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Susan - Interview 33

Age at interview: 55
Age at diagnosis: 52
Brief Outline: Susan has been registered as disabled since she sustained a spinal injury in an industrial accident 15 years ago. She has a complicated medical history and suffers from a number of medical conditions including fibromyalgia, adrenal fatigue, allergies, Reynaud's, peripheral neuropathy, and ME. She was diagnosed with a TIA several years ago after an episode where she felt confused, spaced out, unable to coordinate her speech and thinking, and generally confused and muddled.
Background: Susan retired from her job in pharmacy sales 15 years ago following an industrial accident. Ethnic background; White British.

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 Susan has been registered as disabled since she sustained a spinal injury in an industrial accident 15 years ago. Susan has a complicated medical history and suffers from a number of medical conditions including fibromyalgia, adrenal fatigue, allergies, Reynaud’s, peripheral neuropathy, and ME. She was diagnosed with a TIA several years ago after an episode where she felt confused, spaced out, unable to coordinate her speech and thinking, and generally confused and muddled. At that time she was prescribed 75mg Aspirin and her medical notes confirm the diagnosis of TIA. Since then she has experienced a number of similar episodes which she believes to be further TIA’s, but doctors have been reluctant to confirm that these were in fact TIA episodes, suggesting instead that anxiety and stress are the main cause. This has led Susan to challenge the medical professionals she has encountered because she finds it confusing and unhelpful to have different doctors giving different opinions about her medical status. Susan feels that she has not been listened to and finds herself ‘battling’ with doctors which in itself makes her feel stressed and anxious, as well as frustrated at not being heard. She says that she hasn’t been given the relevant tests and scans that would provide a definitive diagnosis and she feels that this is because she has been labelled as neurotic by doctors. Susan is very keen to share her experience because it can be difficult to challenge medical opinion and she feels passionately that people should stand up for their rights.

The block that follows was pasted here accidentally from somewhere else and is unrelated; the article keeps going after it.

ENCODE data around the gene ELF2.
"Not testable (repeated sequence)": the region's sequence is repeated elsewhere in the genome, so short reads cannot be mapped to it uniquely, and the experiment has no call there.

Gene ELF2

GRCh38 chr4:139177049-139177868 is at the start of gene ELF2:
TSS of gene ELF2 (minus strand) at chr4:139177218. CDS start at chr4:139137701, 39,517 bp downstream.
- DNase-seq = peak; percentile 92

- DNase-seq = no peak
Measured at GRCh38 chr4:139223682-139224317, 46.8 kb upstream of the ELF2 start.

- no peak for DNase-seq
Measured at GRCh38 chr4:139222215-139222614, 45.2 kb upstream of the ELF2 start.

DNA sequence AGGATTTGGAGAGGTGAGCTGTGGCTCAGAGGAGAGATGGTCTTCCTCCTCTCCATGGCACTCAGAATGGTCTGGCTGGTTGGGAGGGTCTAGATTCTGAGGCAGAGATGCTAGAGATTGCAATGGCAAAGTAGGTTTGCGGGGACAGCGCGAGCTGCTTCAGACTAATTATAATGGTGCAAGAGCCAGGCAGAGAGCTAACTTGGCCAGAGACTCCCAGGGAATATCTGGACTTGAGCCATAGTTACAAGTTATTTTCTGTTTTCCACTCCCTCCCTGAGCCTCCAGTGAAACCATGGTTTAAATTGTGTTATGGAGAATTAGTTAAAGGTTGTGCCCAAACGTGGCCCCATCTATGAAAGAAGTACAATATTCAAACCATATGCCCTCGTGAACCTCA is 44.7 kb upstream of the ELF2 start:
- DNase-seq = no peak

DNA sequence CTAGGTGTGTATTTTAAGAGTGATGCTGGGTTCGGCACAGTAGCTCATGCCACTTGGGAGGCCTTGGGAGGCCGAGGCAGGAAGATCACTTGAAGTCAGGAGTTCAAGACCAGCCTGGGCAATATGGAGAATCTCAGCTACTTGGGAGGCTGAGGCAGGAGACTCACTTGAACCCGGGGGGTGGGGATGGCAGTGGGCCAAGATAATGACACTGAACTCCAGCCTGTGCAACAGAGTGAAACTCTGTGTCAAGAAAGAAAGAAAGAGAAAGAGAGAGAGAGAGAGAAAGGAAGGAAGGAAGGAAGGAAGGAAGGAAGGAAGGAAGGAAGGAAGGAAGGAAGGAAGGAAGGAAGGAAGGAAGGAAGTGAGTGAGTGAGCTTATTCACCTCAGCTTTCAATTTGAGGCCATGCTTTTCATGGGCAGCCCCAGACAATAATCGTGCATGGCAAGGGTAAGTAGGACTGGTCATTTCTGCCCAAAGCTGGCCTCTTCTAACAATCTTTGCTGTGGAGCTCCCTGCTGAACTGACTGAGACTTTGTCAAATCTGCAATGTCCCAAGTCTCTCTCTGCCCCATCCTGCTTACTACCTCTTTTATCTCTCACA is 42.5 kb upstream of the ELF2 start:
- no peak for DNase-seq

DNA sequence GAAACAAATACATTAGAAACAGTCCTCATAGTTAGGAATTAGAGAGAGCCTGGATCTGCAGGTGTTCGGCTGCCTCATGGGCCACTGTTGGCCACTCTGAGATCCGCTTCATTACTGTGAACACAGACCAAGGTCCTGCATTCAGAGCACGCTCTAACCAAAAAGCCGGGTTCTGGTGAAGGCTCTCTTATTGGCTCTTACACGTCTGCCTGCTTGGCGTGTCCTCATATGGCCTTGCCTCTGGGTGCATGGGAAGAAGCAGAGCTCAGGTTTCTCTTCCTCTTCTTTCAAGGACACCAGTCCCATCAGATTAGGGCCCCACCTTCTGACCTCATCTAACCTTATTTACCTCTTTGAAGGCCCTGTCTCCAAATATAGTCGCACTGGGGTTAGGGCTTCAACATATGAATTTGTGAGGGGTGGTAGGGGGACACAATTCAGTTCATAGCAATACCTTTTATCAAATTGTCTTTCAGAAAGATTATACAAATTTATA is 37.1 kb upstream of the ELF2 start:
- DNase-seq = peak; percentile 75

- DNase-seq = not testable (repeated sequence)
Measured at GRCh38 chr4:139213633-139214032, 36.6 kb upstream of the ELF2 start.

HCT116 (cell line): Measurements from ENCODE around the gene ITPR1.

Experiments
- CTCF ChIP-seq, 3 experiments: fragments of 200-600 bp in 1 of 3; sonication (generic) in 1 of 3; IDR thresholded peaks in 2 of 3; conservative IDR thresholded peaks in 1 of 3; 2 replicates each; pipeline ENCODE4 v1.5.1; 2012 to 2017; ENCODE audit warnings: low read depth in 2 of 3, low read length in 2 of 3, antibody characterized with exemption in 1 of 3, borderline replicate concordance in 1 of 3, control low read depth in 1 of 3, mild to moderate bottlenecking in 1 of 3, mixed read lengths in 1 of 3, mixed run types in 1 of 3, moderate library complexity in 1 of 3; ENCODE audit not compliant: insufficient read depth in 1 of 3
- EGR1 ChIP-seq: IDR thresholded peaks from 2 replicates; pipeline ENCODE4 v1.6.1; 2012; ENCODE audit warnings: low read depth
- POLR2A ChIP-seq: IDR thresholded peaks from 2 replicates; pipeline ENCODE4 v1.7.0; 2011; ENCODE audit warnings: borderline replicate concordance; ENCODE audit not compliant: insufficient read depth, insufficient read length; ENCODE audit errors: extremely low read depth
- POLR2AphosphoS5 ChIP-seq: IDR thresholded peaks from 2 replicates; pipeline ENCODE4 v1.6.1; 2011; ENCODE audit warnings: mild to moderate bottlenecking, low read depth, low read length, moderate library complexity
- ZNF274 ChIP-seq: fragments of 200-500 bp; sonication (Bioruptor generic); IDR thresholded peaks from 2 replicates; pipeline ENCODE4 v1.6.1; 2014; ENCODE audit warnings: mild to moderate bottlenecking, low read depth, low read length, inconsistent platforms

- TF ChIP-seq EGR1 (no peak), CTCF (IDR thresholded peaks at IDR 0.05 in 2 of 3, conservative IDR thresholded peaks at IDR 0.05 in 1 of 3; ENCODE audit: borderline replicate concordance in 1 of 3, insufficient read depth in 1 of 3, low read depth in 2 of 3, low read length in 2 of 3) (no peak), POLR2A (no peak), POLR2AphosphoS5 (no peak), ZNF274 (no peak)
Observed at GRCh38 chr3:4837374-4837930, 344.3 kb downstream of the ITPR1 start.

Susan has been prescribed a lot of different medications for the various conditions she experiences, but is convinced that many of them have side effects that can make her feel worse overall. When she had the original TIA she was diagnosed with Aspirin and she feels that taking this has exacerbated the symptoms of some of the other conditions she has. Susan is keen on alternative therapies and finds sometimes these can help alleviate her symptoms and keep her spirits up, although because of her complex medical history it can sometimes be difficult to ascertain which symptoms and side effects relate to which condition. Susan would like to find out more about her medical and genetic background as she was adopted at birth, and is currently beginning a search for her birth family or records that might throw more light on her family of origin.